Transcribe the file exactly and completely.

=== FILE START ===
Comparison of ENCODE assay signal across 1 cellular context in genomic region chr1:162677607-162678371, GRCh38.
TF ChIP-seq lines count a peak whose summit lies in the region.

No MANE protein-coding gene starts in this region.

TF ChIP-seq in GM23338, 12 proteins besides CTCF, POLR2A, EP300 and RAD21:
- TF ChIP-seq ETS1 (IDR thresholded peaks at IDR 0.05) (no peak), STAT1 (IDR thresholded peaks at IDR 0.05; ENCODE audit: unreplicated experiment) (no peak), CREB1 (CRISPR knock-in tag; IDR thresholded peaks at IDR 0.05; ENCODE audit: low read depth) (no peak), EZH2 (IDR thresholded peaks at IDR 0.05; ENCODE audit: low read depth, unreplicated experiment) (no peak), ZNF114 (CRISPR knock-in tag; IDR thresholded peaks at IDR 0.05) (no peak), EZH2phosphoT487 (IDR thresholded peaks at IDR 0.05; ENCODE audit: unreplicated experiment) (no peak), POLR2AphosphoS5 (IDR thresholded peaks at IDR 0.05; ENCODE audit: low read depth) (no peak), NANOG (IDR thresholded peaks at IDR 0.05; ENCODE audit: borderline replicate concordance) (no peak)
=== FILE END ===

Comparison of ENCODE assay signal across 1 cellular context in genomic region chr1:162677607-162678371, GRCh38.
TF ChIP-seq lines count a peak whose summit lies in the region.

No MANE protein-coding gene starts in this region.

TF ChIP-seq in GM23338, 12 proteins besides CTCF, POLR2A, EP300 and RAD21:
- TF ChIP-seq ETS1 (IDR thresholded peaks at IDR 0.05) (no peak), STAT1 (IDR thresholded peaks at IDR 0.05; ENCODE audit: unreplicated experiment) (no peak), CREB1 (CRISPR knock-in tag; IDR thresholded peaks at IDR 0.05; ENCODE audit: low read depth) (no peak), EZH2 (IDR thresholded peaks at IDR 0.05; ENCODE audit: low read depth, unreplicated experiment) (no peak), ZNF114 (CRISPR knock-in tag; IDR thresholded peaks at IDR 0.05) (no peak), EZH2phosphoT487 (IDR thresholded peaks at IDR 0.05; ENCODE audit: unreplicated experiment) (no peak), POLR2AphosphoS5 (IDR thresholded peaks at IDR 0.05; ENCODE audit: low read depth) (no peak), NANOG (IDR thresholded peaks at IDR 0.05; ENCODE audit: borderline replicate concordance) (no peak)